CTV Told to Avoid Negative Coverage of Parent Company Bell

Corporate influence on news coverage is already here. CTV was told to avoid negative coverage of Bell.

One of the common themes throughout the Bill C-18 debate is trust in its journalism. Indeed, many lobbyists talk about how the journalism of their members are of high rigour and free of corporate influence. In fact, during hearings in the House of Commons, some journalism representatives said that if any one advertiser tried to influence their news coverage, they would tell them to “pound sand”.

Of course, thanks to consolidation in the media sector, the pressure to have coverage influenced by corporate interests have already been a fact of life in the sector. In fact, that pressure is coming from within the conglomerates own consolidated structure. Case in point is Bell Media, owner of large news organization, CTV. Reports are surfacing that CTVs parent company, Bell Media, was pressuring CTV journalism staff to put a positive spin on Bell coverage. From The Globe and Mail (probably paywalled):

In the aftermath of last year’s dismissal of CTV anchor Lisa LaFlamme, Bell Media President Wade Oosterman told news managers he wanted a more “balanced perspective” in news coverage and suggested they provide a “positive spin” on stories about parent company Bell Canada Enterprises Inc.

In the same conversation, Mr. Oosterman said CTV journalists should be helpful in reporting on the telecom giant whenever possible, although he stressed that he did not want them to “shill for the corporation. I am not saying to distort reality to help.”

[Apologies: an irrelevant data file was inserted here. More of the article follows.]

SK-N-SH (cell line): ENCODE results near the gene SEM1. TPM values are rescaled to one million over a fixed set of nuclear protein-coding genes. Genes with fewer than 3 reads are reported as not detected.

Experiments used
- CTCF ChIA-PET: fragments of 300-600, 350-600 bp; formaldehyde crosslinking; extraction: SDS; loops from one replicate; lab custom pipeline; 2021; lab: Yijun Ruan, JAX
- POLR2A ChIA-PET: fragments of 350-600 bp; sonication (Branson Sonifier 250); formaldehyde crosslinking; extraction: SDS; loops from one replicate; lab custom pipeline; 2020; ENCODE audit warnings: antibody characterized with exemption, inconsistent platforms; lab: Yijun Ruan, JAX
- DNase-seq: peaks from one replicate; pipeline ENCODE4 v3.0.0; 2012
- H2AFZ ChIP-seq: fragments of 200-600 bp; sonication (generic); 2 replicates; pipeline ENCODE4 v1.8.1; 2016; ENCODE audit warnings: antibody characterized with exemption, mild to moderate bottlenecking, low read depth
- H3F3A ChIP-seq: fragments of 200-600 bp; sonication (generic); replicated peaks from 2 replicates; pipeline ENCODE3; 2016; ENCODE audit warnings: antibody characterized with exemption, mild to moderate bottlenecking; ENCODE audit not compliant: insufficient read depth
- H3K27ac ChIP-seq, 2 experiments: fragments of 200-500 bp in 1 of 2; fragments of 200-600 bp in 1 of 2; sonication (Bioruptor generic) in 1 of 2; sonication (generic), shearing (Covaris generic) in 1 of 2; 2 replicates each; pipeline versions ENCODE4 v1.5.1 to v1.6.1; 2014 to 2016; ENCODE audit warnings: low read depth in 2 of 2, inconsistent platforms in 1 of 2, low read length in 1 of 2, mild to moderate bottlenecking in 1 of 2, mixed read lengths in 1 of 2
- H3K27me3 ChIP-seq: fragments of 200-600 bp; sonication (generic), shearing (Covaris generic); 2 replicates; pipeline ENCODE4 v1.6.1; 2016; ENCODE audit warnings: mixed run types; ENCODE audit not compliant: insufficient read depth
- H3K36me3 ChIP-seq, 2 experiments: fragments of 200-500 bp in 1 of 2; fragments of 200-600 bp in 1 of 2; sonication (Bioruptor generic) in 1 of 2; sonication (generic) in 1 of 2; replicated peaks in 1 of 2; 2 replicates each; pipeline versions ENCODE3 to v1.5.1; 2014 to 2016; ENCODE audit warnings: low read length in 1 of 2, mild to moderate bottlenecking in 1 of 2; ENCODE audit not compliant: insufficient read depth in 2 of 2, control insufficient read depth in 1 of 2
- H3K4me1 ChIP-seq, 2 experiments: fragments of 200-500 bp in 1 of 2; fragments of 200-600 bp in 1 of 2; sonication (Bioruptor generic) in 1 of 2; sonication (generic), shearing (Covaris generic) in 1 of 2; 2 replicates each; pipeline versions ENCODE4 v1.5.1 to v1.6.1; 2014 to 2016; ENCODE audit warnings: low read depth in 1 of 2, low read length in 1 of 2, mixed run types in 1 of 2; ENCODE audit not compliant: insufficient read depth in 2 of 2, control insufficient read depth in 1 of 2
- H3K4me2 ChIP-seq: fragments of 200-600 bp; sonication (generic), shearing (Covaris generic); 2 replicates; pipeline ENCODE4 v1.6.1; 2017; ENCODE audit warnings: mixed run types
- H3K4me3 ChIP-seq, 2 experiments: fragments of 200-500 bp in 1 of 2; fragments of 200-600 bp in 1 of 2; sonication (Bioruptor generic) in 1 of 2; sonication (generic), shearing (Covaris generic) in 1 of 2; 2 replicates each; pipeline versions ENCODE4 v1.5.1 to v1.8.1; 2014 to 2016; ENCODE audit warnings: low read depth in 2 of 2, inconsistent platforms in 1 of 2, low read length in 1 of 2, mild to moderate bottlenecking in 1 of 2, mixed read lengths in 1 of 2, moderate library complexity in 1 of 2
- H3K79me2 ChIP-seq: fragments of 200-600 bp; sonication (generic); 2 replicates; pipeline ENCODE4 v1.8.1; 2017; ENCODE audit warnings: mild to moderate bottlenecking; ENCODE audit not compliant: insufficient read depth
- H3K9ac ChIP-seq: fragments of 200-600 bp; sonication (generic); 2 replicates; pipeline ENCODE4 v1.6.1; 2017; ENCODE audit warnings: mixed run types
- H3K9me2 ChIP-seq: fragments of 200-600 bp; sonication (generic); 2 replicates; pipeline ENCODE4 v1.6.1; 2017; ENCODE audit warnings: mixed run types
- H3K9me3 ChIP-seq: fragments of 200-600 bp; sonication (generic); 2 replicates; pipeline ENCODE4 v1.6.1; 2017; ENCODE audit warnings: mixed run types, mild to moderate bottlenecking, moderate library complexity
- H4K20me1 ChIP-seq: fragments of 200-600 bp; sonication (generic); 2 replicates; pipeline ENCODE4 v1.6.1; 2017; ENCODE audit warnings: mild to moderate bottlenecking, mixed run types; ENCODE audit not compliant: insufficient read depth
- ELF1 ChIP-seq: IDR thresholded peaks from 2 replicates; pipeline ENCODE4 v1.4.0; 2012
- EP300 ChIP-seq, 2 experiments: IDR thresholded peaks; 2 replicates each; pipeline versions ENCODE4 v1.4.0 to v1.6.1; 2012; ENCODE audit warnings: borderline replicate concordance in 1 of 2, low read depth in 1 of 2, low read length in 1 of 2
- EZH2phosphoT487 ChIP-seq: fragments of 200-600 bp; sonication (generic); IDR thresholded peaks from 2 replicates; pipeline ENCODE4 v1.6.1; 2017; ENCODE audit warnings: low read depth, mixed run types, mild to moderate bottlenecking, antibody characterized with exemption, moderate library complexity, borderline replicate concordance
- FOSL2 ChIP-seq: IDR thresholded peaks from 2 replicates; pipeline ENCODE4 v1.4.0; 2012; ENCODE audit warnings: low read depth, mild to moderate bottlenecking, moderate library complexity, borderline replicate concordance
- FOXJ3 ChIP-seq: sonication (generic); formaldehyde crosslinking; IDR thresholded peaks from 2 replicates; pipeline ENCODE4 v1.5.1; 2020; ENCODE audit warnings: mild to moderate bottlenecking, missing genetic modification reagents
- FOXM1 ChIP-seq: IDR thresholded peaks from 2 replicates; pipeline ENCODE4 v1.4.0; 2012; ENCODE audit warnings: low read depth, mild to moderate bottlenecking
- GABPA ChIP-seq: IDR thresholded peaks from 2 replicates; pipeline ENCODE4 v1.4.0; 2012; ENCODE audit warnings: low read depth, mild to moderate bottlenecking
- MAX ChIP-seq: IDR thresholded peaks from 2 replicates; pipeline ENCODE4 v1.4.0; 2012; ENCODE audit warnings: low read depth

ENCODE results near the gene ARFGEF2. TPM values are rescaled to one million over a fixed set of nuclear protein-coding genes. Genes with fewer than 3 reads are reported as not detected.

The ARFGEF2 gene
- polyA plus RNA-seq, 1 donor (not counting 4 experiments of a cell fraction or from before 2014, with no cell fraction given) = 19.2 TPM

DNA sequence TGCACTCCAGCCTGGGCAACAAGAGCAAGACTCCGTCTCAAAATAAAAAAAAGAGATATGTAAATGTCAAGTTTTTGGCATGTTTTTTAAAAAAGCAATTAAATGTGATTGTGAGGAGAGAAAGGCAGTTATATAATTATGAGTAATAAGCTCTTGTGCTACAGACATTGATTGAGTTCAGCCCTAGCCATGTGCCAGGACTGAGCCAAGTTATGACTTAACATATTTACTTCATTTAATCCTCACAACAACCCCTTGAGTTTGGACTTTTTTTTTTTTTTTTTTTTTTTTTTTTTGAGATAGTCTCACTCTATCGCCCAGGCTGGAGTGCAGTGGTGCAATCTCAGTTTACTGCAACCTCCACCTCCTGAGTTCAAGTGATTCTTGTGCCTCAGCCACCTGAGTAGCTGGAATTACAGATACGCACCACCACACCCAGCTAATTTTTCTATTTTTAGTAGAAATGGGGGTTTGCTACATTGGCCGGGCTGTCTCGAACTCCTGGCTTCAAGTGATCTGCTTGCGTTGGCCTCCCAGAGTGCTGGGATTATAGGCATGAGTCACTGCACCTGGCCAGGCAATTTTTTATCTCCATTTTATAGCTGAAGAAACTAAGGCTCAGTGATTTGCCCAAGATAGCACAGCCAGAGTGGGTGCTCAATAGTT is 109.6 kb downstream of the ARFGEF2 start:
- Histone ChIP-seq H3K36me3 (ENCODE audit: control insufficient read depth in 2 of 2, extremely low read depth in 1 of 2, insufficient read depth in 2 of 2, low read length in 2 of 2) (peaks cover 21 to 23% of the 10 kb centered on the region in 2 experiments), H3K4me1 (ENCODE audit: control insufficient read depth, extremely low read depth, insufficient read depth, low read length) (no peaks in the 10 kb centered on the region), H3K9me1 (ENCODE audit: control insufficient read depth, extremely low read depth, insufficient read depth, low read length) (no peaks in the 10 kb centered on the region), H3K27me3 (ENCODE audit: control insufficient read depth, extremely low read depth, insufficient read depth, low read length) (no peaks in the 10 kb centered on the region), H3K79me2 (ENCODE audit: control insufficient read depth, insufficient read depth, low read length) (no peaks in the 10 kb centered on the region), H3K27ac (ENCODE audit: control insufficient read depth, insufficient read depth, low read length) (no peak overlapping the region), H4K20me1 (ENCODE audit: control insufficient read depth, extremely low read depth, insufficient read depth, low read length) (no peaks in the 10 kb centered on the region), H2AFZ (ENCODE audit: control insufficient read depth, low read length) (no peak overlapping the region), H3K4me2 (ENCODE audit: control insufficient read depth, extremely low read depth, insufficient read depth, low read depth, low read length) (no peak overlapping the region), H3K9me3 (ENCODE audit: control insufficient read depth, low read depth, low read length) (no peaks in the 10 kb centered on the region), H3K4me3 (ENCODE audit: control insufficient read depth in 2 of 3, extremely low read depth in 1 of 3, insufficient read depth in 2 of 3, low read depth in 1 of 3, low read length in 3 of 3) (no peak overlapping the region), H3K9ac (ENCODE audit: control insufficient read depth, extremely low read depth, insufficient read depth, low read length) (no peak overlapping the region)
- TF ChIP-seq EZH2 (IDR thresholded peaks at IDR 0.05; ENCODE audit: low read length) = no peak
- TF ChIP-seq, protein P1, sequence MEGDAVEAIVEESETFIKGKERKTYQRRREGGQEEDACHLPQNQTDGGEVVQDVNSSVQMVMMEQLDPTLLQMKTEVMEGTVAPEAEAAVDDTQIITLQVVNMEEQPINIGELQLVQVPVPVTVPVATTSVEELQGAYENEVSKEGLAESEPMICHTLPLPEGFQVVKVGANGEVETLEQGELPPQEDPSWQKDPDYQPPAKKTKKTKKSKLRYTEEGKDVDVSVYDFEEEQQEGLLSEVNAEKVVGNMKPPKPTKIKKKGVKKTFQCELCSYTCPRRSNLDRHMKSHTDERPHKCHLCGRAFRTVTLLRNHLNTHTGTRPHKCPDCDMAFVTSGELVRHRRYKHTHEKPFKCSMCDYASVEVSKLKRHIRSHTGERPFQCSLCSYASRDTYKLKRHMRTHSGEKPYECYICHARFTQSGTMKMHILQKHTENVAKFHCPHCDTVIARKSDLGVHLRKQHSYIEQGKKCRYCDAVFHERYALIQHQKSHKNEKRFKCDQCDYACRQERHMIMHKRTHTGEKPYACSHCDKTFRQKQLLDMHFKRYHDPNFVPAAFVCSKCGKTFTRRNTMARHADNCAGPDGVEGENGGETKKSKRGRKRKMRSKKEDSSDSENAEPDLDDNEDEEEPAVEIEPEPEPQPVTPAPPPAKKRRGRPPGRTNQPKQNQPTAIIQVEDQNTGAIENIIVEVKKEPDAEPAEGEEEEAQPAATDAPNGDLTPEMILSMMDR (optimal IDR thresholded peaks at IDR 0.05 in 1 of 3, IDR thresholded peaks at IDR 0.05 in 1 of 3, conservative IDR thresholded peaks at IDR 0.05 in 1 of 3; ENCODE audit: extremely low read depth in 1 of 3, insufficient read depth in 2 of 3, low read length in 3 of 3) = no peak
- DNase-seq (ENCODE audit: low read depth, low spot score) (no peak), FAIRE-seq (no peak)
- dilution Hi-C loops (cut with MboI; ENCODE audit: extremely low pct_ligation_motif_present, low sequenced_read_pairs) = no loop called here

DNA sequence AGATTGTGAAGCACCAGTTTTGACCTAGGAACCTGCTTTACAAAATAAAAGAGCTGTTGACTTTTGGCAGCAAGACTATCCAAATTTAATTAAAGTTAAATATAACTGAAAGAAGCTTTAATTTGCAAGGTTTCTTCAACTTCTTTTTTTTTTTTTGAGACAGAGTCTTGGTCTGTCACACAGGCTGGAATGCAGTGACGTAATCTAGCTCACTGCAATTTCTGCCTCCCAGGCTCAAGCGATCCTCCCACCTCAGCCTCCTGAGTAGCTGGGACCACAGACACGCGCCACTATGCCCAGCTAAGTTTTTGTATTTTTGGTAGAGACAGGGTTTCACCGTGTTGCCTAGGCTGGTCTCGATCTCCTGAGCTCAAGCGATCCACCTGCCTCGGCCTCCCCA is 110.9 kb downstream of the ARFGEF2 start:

“But for God’s sake, if there is a choice between helping and not helping – help,” he said, using an example of reporting on BCE’s financials.

“We sometimes report results and, you know, our results are flat and our profits was up 8 per cent and there is choice between headlines and we report revenues are flat instead of profits are up 8 per cent. Why would we take that negative spin instead of the positive spin?” he said.

He also described BCE as a “jewel,” and “for the life of me, I cannot figure out why we are so reticent to embrace that.”

Mr. Oosterman’s comments appear to run counter to BCE’s journalistic independence policy that was designed to reinforce “independence and non-interference” between BCE and CTV News. The policy states: “Any interference, whether direct or indirect, actual or perceived, undermines the principles of news independence and can erode the credibility of Bell Media News which is critical to maintaining the trust of our viewers and listeners.”

It’s not real clear if this big ask from the executive was successful or not. After all, CTV did re-publish a wire report on the request to defund local journalism from Bell. However, there was certainly an effort by large media companies in general to push disinformation in the Bill C-18 story. So, it does depend on the story whether corporate influence played a role in the spin put on said story.

Still, some of the concerns surrounding Bill C-18, now the Online News Act, is that the aftermath would be that the platforms would be shelling out so much money that they would have a lot of influence on the news coverage. Sadly, if the platforms did attempt to have an influence on the news coverage, they would be far from the first. If anything, it would only put further pressure on the news rooms in question to try and put a “positive spin” on certain corporations in the coverage.

For any journalism minded people, this scenario should be horrifying. Indeed, it would be one thing if a large advertiser was attempting to influence the news coverage, but it is a much bigger problem when it is a parent company of a corporate super structure like Bell Media attempts to exert influence on the news coverage. The last thing the sector needs is more of the above happening.

(Via @MGeist)

Drew Wilson on Twitter: @icecube85 and Facebook.

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